A United Kingdom study suggests that mindfulness techniques alongside weight loss programs could help to better actual weight loss, reports Medscape. The study was published in the Journal of Clinical Endocrinology and Metabolism on December 18. Results of the study showed that individuals who completed a mindfulness course not only had greater self-esteem, but also had more confidence around weight loss while developing a better relationship with their food.
The program that dieters being studied participated in was a four week mindfulness course. These people showed to have had "significantly greater weight loss at 6 months" after the course that those who did not take part in the mindfulness exercises.
Good health and wellbeing is essential for a healthy lifestyle, as Thomas Barber, the senior author of the published study, told the press in a release about the results.
"Mindfulness has huge potential as a strategy for achieving and maintaining good health and wellbeing. With the burgeoning impact of 21st Century chronic disease, much of which relates to lifestyle behavior choices, it is logical that focus should be on enabling the populace to make appropriate lifestyle decisions, and empowering subsequent salutary behavior change. In the context of obesity and eating-related behaviors, we have demonstrated that mindfulness techniques can do just that."Other doctors are also stating that mindfulness has "massive potential" to combat for healthy eating and healthy lifestyles. Dr. Petra Hanson, who is a researcher at Warwick Institute for the Study of Diabetes Endocrinology and Metabolism at the University Hospital Coventry, was part of this study. Dr. Hanson asked more than 50 obese people to join the weight loss program and to also attend these mindfulness sessions.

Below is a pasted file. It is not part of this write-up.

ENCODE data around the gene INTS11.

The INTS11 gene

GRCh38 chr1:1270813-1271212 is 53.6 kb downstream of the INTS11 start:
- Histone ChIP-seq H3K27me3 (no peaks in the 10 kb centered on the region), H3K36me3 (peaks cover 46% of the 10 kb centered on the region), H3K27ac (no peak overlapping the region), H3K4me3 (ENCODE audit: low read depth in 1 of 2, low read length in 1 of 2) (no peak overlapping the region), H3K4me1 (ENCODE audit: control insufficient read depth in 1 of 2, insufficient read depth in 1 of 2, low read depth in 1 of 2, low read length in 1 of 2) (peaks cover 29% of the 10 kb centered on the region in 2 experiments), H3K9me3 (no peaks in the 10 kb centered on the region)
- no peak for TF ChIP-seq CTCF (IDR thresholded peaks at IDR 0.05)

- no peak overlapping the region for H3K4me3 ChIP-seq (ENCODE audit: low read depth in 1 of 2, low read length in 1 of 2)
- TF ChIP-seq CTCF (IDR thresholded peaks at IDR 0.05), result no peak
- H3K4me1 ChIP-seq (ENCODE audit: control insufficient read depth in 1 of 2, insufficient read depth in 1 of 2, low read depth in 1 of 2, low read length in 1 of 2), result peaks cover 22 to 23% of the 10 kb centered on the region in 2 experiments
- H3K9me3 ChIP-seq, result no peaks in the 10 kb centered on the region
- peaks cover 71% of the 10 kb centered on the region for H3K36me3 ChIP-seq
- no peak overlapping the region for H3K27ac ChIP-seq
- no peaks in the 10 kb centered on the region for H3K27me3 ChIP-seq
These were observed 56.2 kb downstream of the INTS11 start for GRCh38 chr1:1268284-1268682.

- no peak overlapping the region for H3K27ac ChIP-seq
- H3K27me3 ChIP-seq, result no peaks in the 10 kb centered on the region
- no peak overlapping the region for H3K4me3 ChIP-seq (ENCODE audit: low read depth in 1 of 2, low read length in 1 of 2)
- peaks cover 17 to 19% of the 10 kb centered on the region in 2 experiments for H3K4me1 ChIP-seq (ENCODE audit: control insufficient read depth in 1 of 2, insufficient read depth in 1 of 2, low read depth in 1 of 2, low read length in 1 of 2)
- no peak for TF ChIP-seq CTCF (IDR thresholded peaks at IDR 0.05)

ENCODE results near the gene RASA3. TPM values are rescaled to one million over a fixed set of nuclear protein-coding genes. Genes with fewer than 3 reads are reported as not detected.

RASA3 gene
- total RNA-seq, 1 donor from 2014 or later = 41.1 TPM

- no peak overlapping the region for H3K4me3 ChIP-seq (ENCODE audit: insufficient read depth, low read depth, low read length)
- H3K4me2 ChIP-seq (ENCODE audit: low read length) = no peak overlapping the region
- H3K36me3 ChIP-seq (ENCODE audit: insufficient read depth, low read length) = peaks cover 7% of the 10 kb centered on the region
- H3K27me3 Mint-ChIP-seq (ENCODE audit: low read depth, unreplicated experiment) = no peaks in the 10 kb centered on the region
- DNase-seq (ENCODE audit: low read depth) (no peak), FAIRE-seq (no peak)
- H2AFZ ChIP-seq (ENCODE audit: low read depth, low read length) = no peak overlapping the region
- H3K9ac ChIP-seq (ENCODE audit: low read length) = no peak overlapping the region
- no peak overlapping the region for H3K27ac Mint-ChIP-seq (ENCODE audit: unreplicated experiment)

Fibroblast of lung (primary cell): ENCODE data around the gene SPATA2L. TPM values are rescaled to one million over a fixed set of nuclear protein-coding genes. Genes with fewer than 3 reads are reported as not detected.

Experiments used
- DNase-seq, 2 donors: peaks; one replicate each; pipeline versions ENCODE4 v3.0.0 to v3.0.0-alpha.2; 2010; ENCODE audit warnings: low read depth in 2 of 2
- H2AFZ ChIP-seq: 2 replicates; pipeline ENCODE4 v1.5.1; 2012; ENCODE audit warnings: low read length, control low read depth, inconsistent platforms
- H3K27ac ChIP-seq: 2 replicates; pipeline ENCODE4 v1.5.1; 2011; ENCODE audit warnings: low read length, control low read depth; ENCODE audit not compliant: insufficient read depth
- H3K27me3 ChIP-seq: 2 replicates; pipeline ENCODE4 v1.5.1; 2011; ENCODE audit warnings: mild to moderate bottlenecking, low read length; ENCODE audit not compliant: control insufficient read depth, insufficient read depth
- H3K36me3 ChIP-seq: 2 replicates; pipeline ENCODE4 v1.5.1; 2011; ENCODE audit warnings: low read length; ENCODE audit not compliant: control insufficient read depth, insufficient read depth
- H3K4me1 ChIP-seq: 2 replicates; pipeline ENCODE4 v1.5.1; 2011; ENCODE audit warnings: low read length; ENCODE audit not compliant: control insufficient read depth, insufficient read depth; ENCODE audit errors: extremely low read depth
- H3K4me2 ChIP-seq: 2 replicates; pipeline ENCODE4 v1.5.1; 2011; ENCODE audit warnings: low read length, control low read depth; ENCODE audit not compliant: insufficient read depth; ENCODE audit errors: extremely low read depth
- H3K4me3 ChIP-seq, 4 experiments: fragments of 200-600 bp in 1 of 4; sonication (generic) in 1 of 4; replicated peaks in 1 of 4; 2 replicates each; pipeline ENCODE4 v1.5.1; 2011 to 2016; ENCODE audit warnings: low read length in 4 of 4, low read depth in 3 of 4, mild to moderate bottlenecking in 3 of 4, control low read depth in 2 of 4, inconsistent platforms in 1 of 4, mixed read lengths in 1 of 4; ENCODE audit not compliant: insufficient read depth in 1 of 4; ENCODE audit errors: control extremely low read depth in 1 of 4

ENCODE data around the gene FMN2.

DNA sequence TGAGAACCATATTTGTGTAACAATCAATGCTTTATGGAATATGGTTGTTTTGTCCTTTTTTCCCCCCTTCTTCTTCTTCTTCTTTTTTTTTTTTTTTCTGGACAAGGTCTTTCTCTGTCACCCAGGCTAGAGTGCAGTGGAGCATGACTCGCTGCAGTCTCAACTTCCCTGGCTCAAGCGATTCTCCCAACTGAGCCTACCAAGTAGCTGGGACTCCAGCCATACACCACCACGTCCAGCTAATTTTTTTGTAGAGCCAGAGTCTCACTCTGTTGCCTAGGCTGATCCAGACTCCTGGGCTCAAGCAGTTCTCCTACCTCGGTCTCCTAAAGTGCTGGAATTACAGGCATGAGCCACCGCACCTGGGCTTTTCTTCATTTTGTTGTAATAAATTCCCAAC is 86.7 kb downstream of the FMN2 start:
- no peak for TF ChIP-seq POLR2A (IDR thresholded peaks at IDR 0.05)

Hanson states that patients who develop obesity "tend to engage in mindless eating, often having their meals in front of TV, eating when not hungry and choosing food as a comfort in times of stress."
Dan Howarth, the head of care at the charity Diabetes in the United Kingdom, was not actually involved in the research; however he has commented on it, stating that he believes in the potential of mindfulness after seeing the results.
"This study suggests that mindfulness could be a useful tool in helping people to lose weight and maintain healthy eating habits....carefully managed weight loss can put some people's type 2 diabetes into remission. So it's vital that we find out more about psychosocial aids to weight loss, such as mindfulness, to help make remission a realistic option for as many people living with type 2 diabetes as possible."